Oleg Manaev, a seasoned Belarusian sociologist, whose polling firm conducted quarterly national surveys of Belarusians from the early 1990s until 2016, when it was shut down by the Minsk authorities, made a robustly substantiated statement that is at loggerheads with what Belarusian opposition has been stating since 2020. According to the opposition’s position, the pattern of political division in Belarus is characterized by President Alyaksandr Lukashenka and his law enforcement personnel siding against Belarusian society at large. According to Manaev, however, “Lukashenka and his machinery of violence and state power as a whole … have a basis of support in society,” and therefore, we are rather dealing with a societal split per se. For example, in a January 2021 poll conducted by Ryhor Astapenia (Chatham House Belarus Initiative), in response to the question, “Who, in your opinion, would be worthy of becoming the president of Belarus?,” Lukashenka was named by 27.4 percent of respondents and Viktar Babaryka by 28.8 percent. Thirty-nine percent of respondents agreed that “Tikhanovskaya and her office do not reflect the interests of people like me,” and almost the same number disagreed (IdeasBank, September 5). Manaev’s earlier statement along the same lines (Dw.com/ru, October 4, 2020) was harshly criticized by his former comrades-in-arms in the opposition (see EDM, October 14, 2020).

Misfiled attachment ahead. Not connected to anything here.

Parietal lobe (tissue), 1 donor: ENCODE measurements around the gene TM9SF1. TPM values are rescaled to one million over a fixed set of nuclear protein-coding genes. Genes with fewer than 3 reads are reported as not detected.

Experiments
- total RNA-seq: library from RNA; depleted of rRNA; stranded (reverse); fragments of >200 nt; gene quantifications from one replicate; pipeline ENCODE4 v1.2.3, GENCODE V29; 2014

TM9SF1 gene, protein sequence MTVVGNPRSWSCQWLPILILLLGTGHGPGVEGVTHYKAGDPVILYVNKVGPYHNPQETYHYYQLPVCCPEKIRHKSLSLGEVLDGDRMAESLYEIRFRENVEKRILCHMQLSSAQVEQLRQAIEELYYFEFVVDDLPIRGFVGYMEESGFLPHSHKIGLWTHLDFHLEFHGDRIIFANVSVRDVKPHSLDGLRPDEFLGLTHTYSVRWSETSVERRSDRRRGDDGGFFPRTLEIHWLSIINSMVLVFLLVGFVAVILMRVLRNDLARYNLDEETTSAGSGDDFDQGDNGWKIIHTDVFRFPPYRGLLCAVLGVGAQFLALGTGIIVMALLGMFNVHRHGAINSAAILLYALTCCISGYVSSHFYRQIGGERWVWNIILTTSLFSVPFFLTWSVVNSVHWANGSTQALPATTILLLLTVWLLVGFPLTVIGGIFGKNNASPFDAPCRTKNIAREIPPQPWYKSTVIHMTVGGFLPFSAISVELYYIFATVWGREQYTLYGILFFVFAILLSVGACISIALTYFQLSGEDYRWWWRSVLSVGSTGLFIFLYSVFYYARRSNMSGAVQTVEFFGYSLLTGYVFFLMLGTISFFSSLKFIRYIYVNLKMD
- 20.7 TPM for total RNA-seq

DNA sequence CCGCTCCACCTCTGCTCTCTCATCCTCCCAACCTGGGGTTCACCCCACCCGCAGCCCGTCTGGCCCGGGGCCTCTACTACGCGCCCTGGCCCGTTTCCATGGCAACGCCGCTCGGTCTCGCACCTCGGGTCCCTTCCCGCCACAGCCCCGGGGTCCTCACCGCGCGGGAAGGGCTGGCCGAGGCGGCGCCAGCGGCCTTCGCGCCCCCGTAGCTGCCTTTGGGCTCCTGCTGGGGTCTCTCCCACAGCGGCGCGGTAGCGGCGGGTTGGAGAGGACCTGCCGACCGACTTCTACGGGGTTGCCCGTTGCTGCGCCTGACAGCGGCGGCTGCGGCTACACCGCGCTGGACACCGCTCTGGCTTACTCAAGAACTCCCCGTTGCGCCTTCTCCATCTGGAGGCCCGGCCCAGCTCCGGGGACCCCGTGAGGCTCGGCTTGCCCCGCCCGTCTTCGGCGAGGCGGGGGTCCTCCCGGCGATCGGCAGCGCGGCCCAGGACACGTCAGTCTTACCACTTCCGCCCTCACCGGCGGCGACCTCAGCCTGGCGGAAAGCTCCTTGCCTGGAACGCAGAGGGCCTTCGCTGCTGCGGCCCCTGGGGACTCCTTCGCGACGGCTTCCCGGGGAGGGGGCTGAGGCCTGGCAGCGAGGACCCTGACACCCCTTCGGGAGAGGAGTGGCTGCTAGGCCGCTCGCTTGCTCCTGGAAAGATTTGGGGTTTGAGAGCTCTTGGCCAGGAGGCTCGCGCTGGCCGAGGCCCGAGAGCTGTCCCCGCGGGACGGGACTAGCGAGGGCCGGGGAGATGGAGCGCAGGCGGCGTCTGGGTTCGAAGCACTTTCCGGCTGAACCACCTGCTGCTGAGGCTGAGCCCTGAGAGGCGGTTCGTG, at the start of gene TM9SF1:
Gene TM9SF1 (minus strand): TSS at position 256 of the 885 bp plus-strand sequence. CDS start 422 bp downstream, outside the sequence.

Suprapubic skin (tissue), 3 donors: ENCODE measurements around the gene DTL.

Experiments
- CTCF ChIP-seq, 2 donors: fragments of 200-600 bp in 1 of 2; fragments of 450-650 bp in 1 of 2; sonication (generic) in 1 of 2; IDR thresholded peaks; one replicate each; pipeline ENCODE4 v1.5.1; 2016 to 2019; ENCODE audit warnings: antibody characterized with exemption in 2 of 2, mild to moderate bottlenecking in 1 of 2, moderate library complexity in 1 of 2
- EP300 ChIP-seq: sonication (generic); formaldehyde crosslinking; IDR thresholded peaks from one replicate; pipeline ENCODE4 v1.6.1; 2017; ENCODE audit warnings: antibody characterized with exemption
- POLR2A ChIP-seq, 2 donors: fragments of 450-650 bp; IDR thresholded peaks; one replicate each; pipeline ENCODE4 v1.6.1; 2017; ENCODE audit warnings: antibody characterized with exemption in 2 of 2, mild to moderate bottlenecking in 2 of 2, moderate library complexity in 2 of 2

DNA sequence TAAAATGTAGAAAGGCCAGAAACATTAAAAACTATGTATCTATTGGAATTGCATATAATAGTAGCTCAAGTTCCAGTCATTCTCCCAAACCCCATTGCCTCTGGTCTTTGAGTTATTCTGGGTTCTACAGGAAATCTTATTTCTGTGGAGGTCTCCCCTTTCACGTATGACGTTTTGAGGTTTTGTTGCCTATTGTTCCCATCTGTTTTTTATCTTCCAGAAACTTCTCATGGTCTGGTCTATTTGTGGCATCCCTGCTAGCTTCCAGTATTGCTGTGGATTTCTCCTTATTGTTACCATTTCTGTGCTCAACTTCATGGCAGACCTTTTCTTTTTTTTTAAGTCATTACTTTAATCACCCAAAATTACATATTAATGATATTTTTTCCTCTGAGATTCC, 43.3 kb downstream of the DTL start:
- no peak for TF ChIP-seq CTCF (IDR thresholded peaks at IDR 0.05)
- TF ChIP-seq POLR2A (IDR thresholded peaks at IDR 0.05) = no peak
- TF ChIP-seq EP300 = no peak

Recently, Lukashenka uncharacteristically confirmed the presence of societal divisions himself. Speaking at a September 6 meeting with some of his top-ranking officials, he broached the idea of limited amnesty for those who fell victim to prosecution after the fall 2020 protests (President.gov.by, September 6).
The interpretation of this idea that became popular in social networks (“the regime ran out of money”) is unlikely to be accurate, writes Yury Drakakhrust of Radio Free Europe/Radio Liberty. “First of all, they are not yet broke, and neither is Russia, the sponsor of the Belarusian regime. Secondly, the West is unlikely to weaken sanctions in exchange for a limited amnesty. … So, it looks like the motivation is internal after all.” And Lukashenka voiced this at the meeting: “Sometimes our supporters go overboard when it comes to splish-splashing [i.e., bringing to heel], imprisoning everyone and so on. You know, it never added unity to society. But nevertheless, it will not be possible to simply walk away from this issue and not listen to these people [i.e., opposition-minded].” Drakakhrust concludes, with these words, the Belarusian leader effectively confirmed a deep division in Belarusian society, reflected in numerous surveys (Svaboda, September 6).
It could well be that the idea of amnesty, however limited, did occur to Lukashenka during the so-called “open history lesson,” which he conducted with a couple hundred youth ranging from 18 to 20 years old in attendance, as well as a few adults, including Igor Marzalyuk, Lukashenka’s major ideologue, and Father Fyodor, an Orthodox priest (YouTube, September 1). A secondary-school history teacher by training, Lukashenka “taught” students for three and a half hours on the first day of school, September 1. The lesson’s title was “Historical Memory as the Path to the Future.” The lesson had several refrains, but by far, the major one was to ensure and solidify the dominance of a certain version of Belarusians’ collective memory, the Russia-centric one, dealing yet another blow to the Westernizing version (see EDM, December 20, 2019).